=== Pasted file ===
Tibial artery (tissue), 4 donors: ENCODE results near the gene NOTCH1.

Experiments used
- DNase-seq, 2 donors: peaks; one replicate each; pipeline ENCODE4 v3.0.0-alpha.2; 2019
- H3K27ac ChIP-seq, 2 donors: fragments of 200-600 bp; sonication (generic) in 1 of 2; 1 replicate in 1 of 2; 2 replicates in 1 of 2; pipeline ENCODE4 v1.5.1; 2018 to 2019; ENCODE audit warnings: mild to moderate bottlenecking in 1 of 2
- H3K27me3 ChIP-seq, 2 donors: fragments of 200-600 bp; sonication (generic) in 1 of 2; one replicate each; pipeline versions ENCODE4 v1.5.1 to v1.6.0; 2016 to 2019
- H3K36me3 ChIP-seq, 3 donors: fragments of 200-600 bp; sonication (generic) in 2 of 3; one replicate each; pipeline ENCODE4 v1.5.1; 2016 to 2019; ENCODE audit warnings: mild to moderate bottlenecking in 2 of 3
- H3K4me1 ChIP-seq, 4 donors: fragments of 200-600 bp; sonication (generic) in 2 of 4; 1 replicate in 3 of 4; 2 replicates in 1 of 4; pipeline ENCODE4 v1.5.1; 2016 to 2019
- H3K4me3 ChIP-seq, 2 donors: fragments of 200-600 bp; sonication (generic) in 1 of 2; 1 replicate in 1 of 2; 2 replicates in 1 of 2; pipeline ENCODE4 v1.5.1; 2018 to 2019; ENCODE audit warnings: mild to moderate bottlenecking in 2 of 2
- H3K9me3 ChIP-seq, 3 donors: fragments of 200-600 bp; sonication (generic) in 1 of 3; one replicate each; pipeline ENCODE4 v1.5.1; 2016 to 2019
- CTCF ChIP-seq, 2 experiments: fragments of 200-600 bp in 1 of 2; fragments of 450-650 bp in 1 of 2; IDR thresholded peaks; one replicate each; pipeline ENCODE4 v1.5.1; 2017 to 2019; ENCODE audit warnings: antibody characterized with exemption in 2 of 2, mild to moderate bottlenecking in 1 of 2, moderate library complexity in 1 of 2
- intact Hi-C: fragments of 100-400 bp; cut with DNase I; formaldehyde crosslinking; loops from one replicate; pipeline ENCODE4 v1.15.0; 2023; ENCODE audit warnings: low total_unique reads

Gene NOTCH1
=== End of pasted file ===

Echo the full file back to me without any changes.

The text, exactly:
Tibial artery (tissue), 4 donors: ENCODE results near the gene NOTCH1.

Experiments used
- DNase-seq, 2 donors: peaks; one replicate each; pipeline ENCODE4 v3.0.0-alpha.2; 2019
- H3K27ac ChIP-seq, 2 donors: fragments of 200-600 bp; sonication (generic) in 1 of 2; 1 replicate in 1 of 2; 2 replicates in 1 of 2; pipeline ENCODE4 v1.5.1; 2018 to 2019; ENCODE audit warnings: mild to moderate bottlenecking in 1 of 2
- H3K27me3 ChIP-seq, 2 donors: fragments of 200-600 bp; sonication (generic) in 1 of 2; one replicate each; pipeline versions ENCODE4 v1.5.1 to v1.6.0; 2016 to 2019
- H3K36me3 ChIP-seq, 3 donors: fragments of 200-600 bp; sonication (generic) in 2 of 3; one replicate each; pipeline ENCODE4 v1.5.1; 2016 to 2019; ENCODE audit warnings: mild to moderate bottlenecking in 2 of 3
- H3K4me1 ChIP-seq, 4 donors: fragments of 200-600 bp; sonication (generic) in 2 of 4; 1 replicate in 3 of 4; 2 replicates in 1 of 4; pipeline ENCODE4 v1.5.1; 2016 to 2019
- H3K4me3 ChIP-seq, 2 donors: fragments of 200-600 bp; sonication (generic) in 1 of 2; 1 replicate in 1 of 2; 2 replicates in 1 of 2; pipeline ENCODE4 v1.5.1; 2018 to 2019; ENCODE audit warnings: mild to moderate bottlenecking in 2 of 2
- H3K9me3 ChIP-seq, 3 donors: fragments of 200-600 bp; sonication (generic) in 1 of 3; one replicate each; pipeline ENCODE4 v1.5.1; 2016 to 2019
- CTCF ChIP-seq, 2 experiments: fragments of 200-600 bp in 1 of 2; fragments of 450-650 bp in 1 of 2; IDR thresholded peaks; one replicate each; pipeline ENCODE4 v1.5.1; 2017 to 2019; ENCODE audit warnings: antibody characterized with exemption in 2 of 2, mild to moderate bottlenecking in 1 of 2, moderate library complexity in 1 of 2
- intact Hi-C: fragments of 100-400 bp; cut with DNase I; formaldehyde crosslinking; loops from one replicate; pipeline ENCODE4 v1.15.0; 2023; ENCODE audit warnings: low total_unique reads

Gene NOTCH1